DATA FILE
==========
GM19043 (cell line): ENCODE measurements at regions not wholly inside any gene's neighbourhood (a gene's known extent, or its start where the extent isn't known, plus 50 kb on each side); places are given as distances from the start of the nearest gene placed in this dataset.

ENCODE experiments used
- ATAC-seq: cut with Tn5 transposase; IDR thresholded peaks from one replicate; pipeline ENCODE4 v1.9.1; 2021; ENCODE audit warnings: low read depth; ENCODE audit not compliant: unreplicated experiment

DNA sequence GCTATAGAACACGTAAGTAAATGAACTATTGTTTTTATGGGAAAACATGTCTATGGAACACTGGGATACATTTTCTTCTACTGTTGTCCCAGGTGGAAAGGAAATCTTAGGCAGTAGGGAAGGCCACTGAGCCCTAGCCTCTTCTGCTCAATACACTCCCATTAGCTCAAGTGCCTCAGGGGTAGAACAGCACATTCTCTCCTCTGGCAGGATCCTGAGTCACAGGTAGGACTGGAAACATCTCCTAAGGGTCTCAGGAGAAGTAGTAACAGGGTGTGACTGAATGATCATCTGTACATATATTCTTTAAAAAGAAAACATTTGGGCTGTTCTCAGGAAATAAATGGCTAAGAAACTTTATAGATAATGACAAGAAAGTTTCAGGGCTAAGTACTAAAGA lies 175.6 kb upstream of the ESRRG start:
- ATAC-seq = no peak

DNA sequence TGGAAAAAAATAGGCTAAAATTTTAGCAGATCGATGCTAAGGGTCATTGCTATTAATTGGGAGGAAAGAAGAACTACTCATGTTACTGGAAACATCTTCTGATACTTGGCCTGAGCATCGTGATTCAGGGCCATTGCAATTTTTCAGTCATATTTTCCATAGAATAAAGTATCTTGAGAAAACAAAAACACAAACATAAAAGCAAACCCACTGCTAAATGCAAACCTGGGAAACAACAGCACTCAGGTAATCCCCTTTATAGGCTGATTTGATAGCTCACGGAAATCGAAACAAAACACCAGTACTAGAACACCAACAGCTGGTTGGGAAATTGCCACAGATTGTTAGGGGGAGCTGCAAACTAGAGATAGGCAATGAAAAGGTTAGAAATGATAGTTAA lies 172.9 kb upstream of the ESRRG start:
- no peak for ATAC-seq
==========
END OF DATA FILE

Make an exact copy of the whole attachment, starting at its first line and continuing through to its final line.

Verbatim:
GM19043 (cell line): ENCODE measurements at regions not wholly inside any gene's neighbourhood (a gene's known extent, or its start where the extent isn't known, plus 50 kb on each side); places are given as distances from the start of the nearest gene placed in this dataset.

ENCODE experiments used
- ATAC-seq: cut with Tn5 transposase; IDR thresholded peaks from one replicate; pipeline ENCODE4 v1.9.1; 2021; ENCODE audit warnings: low read depth; ENCODE audit not compliant: unreplicated experiment

DNA sequence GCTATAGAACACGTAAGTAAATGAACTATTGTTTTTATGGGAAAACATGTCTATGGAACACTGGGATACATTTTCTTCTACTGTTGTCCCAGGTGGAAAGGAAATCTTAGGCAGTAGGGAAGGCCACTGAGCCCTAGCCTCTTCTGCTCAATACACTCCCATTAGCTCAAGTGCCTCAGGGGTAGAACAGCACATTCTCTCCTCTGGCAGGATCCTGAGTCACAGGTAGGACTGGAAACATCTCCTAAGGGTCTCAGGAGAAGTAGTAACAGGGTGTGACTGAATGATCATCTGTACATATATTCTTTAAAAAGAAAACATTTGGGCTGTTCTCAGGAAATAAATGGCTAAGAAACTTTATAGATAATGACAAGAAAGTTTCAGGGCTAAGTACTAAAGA lies 175.6 kb upstream of the ESRRG start:
- ATAC-seq = no peak

DNA sequence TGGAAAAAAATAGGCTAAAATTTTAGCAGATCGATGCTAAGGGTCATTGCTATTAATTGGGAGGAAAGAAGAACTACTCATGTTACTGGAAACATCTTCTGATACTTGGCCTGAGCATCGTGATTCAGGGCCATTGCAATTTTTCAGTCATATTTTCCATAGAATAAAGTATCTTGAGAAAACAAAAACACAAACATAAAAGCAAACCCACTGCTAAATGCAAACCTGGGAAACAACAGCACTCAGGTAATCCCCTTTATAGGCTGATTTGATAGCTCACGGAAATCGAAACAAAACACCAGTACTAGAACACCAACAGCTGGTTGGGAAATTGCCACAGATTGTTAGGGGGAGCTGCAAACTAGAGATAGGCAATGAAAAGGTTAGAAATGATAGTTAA lies 172.9 kb upstream of the ESRRG start:
- no peak for ATAC-seq